Internet Protocol over Avian Carriers

My first non-helloworld post! How exciting! Anyways…

We all know RFC 1149, the April Fool’s RFC detailing how Internet Protocol datagrams can be transmitted over avian carriers (such as homing pidgeons).

I feel it is a bad standard, because it defines layer 1 aspects of the protocol.

The scroll of paper is wrapped around one leg of the avian carrier.
A band of duct tape is used to secure the datagram's edges.

X over Y standards typically require pre-existing X and Y. Let’s use Ethernet as an example. IPoAC’s Ethernet counterpart is A Standard for the Transmission of IP Datagrams over Ethernet Networks (RFC 894). While this standard does reference some aspects of Ethernet, such as MTU, they are only the parts that affect the encapsulated data. Things like cable voltages are not defined; those are left to the Ethernet standard.

I do understand that writing standards involves work, and they only wanted to write one. This could have been an Avian Carrier Networking standard, which requires that higher protocol data is printed in hexadecimal and attached.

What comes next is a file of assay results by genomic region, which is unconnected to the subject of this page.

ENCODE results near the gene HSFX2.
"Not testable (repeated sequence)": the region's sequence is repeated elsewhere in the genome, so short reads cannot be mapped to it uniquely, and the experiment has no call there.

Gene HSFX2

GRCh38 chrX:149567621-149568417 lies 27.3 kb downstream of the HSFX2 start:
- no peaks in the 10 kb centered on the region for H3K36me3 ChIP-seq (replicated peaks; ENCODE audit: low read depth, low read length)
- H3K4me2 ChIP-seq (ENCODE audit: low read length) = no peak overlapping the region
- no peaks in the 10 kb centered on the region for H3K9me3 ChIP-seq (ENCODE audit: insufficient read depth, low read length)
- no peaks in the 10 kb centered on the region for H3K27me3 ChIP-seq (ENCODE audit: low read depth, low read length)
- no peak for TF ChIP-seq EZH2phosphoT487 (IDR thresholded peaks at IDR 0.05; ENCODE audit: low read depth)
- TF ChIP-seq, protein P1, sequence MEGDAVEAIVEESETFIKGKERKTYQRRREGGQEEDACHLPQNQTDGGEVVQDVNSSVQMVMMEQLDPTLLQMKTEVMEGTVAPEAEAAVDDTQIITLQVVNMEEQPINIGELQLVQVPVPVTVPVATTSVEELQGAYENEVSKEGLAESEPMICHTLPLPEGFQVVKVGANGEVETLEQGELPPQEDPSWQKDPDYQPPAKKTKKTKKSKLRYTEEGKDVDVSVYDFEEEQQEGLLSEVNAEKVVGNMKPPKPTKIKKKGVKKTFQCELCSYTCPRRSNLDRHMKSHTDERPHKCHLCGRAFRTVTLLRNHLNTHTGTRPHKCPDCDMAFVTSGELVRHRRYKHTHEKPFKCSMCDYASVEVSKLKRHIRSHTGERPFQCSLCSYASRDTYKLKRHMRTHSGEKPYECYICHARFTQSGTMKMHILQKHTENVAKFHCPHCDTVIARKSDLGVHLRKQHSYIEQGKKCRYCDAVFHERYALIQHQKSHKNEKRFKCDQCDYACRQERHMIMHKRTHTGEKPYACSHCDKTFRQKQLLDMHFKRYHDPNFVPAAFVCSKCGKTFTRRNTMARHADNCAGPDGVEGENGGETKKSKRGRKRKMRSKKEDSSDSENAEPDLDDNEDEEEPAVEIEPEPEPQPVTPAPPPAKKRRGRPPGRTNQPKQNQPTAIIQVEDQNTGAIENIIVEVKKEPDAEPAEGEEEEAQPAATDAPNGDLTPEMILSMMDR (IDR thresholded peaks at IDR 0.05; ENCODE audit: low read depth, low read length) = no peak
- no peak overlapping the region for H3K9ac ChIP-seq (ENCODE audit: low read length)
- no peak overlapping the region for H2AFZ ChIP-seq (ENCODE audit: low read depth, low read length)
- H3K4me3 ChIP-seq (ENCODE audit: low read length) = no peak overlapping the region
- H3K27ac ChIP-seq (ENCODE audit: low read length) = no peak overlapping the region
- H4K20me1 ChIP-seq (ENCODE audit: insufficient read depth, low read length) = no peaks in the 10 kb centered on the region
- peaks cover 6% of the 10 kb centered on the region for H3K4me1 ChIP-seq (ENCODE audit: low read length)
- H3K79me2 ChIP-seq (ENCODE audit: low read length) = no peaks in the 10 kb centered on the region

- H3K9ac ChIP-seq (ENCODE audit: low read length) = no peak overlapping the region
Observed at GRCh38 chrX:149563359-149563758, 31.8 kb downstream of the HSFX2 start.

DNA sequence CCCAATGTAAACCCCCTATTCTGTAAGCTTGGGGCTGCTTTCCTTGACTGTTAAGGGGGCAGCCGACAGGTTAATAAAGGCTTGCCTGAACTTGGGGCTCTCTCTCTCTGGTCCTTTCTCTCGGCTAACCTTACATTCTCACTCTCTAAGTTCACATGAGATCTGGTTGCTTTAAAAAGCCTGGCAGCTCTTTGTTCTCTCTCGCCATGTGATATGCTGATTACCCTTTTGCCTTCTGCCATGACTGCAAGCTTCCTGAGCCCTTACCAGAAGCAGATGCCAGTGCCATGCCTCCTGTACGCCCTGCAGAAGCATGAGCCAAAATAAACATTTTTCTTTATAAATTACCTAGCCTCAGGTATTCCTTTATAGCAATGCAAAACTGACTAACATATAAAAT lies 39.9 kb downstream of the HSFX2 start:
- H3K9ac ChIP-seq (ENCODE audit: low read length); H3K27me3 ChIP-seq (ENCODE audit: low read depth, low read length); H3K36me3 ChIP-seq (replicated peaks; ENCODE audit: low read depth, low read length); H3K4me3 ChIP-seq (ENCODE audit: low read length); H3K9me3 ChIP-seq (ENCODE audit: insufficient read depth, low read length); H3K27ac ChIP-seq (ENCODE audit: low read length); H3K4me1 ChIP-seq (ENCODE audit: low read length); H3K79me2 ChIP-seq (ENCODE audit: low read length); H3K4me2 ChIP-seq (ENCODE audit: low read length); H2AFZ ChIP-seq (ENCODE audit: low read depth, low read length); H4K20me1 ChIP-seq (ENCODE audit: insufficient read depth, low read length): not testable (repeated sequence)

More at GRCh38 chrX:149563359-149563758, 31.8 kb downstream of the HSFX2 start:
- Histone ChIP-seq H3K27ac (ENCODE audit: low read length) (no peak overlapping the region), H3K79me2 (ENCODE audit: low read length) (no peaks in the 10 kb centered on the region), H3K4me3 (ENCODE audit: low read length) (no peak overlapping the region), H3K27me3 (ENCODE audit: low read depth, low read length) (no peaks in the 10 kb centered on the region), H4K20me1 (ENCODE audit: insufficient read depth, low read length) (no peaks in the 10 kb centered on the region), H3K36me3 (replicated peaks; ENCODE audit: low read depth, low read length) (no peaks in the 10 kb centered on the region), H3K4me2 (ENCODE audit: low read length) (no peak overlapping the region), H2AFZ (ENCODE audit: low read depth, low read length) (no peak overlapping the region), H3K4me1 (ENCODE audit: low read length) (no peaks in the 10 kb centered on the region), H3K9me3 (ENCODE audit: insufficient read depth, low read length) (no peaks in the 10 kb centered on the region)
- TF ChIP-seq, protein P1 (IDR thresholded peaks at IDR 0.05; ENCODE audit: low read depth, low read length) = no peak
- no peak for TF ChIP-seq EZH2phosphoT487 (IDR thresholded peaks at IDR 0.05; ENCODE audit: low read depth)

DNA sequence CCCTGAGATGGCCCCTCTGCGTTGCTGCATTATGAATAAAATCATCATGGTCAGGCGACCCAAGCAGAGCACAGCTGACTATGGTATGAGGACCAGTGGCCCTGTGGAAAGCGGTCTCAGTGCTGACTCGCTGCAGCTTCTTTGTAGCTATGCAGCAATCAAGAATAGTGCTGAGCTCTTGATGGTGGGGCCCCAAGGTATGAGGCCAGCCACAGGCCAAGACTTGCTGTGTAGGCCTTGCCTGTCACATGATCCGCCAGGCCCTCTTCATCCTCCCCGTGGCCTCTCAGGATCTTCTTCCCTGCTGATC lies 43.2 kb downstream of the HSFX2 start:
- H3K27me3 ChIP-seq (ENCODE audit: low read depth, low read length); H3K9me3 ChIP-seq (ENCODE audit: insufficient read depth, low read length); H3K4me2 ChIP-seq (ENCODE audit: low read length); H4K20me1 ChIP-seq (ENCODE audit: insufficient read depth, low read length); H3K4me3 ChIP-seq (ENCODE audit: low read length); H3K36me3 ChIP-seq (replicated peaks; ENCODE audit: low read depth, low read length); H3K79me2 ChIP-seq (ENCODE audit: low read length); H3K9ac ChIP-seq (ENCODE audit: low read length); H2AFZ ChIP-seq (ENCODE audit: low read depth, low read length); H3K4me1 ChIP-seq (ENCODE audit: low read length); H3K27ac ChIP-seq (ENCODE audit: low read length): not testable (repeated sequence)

It’s quite a humorous exercise to brainstorm ways of making an Avian Carrier Networking standard that is similar to other layer 1 networking standards.  For example, there could be provisions for unique hardware addressing (DNA), and broadcasting (manned pigeon congregation points). Something like ARP could then be implemented by sending a pigeon to the broadcast point. It would then have affixed to it the DNA of the pigeon holding the requested IP.

Locating pigeons by DNA is left as an exercise to the reader. Be creative! I’ll be reading comments.

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